Dodik has publicly stated that he wants to end the boycott. Last month, he attended the formal presidency meeting only to block every decision that came before him. After the meeting, he said the boycott could end if what he called an “internal dialogue” began, covering three key issues: the genocide denial law; the appointment of the new high representative, which he claims to be illegal and illegitimate; and other matters relating to the functioning of central government.
It is important that Schmidt and the Quints do not fall into this trap. Allowing such a dialogue would have the following consequences.
First, since Dodik is technically not asking for anything concrete by simply saying that he wants dialogue, that would be a cheap but powerful victory for him. His political activity consists of generating conflicts with Western officials and the High Representative in particular, in order to boost his electoral fortunes. More broadly, opening such a dialogue would undermine what was a valid High Representative decision and immediately weaken Schmidt in office. This would damage the institution’s credibility, including if it were to use Bonn’s powers, which Inzko deployed to enforce the genocide denial law.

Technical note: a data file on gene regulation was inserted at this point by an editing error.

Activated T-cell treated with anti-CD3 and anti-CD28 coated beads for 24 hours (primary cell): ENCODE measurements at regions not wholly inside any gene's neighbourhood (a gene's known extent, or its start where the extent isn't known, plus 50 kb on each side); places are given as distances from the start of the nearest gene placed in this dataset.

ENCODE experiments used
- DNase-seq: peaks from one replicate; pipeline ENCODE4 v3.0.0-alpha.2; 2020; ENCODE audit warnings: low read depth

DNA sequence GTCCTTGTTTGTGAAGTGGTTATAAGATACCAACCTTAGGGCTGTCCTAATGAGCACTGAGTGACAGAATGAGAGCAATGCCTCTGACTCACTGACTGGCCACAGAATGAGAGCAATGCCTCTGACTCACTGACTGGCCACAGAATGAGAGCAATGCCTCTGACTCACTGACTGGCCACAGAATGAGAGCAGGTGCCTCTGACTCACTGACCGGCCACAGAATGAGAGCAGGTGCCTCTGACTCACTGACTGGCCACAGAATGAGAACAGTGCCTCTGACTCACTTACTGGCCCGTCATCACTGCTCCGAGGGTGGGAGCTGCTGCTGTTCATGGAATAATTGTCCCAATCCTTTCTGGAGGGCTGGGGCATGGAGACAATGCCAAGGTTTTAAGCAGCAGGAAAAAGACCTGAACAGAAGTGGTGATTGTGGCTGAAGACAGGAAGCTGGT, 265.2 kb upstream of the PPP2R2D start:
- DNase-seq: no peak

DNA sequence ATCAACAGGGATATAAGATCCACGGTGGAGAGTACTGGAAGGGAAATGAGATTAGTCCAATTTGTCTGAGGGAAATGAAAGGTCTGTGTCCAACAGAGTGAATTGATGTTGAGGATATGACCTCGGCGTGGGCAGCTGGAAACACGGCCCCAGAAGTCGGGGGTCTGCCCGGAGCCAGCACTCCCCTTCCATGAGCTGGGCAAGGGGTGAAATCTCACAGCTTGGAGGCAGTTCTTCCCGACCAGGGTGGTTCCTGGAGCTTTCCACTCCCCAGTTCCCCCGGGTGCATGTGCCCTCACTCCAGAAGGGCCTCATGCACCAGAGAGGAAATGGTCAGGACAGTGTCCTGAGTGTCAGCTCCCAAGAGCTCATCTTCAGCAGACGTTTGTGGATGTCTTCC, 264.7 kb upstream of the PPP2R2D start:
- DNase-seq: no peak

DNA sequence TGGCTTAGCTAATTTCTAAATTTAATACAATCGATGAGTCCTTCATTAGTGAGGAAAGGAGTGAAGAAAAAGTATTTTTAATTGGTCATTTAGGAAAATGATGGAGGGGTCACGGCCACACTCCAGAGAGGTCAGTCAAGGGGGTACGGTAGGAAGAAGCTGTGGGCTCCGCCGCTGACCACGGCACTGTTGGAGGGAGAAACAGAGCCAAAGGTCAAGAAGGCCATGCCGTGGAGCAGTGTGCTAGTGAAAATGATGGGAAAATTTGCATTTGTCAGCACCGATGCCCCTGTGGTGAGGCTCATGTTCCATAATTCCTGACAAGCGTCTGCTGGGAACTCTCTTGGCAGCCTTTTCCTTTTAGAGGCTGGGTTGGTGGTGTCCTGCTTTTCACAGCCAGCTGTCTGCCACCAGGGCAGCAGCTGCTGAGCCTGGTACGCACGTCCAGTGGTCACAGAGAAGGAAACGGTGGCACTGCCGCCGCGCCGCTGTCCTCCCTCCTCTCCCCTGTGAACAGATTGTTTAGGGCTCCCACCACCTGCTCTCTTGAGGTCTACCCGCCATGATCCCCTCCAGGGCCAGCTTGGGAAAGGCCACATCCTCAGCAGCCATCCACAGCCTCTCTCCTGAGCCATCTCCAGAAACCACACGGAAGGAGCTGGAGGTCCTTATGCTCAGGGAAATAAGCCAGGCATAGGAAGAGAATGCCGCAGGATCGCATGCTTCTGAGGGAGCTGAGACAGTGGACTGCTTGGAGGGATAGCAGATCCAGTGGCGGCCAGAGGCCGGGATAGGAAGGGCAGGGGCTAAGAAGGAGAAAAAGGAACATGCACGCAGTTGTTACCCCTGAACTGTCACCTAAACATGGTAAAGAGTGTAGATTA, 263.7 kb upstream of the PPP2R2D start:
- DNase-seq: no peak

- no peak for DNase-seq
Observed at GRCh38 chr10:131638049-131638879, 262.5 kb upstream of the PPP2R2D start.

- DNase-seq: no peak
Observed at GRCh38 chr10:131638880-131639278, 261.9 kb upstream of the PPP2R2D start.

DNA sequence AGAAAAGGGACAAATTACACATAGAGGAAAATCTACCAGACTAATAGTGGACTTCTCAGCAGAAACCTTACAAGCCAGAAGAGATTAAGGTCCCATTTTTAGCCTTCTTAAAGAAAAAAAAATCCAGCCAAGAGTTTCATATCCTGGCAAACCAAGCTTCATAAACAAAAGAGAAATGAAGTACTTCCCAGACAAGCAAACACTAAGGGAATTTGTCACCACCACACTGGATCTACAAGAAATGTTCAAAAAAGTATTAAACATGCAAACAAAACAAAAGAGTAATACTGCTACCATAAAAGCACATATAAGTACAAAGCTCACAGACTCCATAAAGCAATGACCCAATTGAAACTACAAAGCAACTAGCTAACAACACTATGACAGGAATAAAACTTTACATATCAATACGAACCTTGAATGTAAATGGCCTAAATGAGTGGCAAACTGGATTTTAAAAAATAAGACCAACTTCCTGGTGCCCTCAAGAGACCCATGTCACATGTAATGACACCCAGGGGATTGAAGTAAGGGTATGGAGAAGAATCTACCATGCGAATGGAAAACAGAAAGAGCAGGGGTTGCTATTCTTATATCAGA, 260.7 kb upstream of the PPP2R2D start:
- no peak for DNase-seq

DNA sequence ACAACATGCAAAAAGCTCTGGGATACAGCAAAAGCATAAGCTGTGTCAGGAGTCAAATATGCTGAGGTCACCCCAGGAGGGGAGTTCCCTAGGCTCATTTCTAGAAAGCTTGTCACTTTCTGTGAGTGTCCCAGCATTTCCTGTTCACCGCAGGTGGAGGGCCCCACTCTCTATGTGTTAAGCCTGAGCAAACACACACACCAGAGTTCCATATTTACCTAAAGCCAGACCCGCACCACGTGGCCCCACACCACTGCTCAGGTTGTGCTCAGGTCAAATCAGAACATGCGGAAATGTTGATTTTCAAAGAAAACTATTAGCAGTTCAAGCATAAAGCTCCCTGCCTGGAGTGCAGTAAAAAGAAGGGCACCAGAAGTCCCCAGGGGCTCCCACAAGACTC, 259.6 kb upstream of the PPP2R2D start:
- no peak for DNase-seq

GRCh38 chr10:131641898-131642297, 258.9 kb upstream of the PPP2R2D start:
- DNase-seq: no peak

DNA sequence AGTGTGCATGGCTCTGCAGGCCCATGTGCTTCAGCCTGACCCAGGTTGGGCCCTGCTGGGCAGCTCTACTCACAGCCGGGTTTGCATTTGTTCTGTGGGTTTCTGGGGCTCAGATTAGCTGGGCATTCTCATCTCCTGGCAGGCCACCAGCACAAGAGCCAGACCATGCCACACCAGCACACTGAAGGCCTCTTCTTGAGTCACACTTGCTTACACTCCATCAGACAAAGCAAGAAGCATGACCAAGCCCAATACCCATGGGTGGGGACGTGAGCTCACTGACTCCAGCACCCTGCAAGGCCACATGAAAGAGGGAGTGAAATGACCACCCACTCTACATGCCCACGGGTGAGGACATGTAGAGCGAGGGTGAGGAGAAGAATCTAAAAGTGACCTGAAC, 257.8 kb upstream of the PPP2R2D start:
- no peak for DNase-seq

Second, the demand for dialogue would further burden central government decision-making, paving the way for further erosion of national institutions. This decision fits into Dodik’s long-established model of claiming that central organs are impracticable, the ultimate aim of which is to ensure the return of powers to the Republika Srpska. This is precisely what must be avoided if the departure of the High Representative is to take place, as it should only happen if they leave behind a functioning state and a stable country.
Finally, such a dialogue would allow Dodik to use the next 12 months until the elections to shape the political debate around divisive issues that strengthen his position with voters (such as war crimes, the mandate of the high representative and the legitimacy of Bosnia as a state) rather than issues such as the country’s weak economy, corruption and the rule of law. This is precisely what Dodik needs given that his popularity was waning. Even the appearance of the international community negotiating with Dodik would appeal to voters in Republika Srpska.
The answer cannot therefore be to give in to Dodik’s demands or to offer carrots. The only useful incentive to end this boycott and deter future boycotts is a credible threat that such actions will be punished with harsh consequences.
Despite his extremist rhetoric, Dodik is not a nationalist ideologue, but a ruthless political opportunist who takes advantage of the manipulation of ethnic issues and their use to distract from blatant corruption and failed governance. In fact, he has no war crimes on his hands, and indeed, he used to condemn the Srebrenica genocide before realizing that identity abuse can be electoral useful. Its target has always been only international judges and prosecutors working on criminal and corruption cases, not those contemplating war crimes.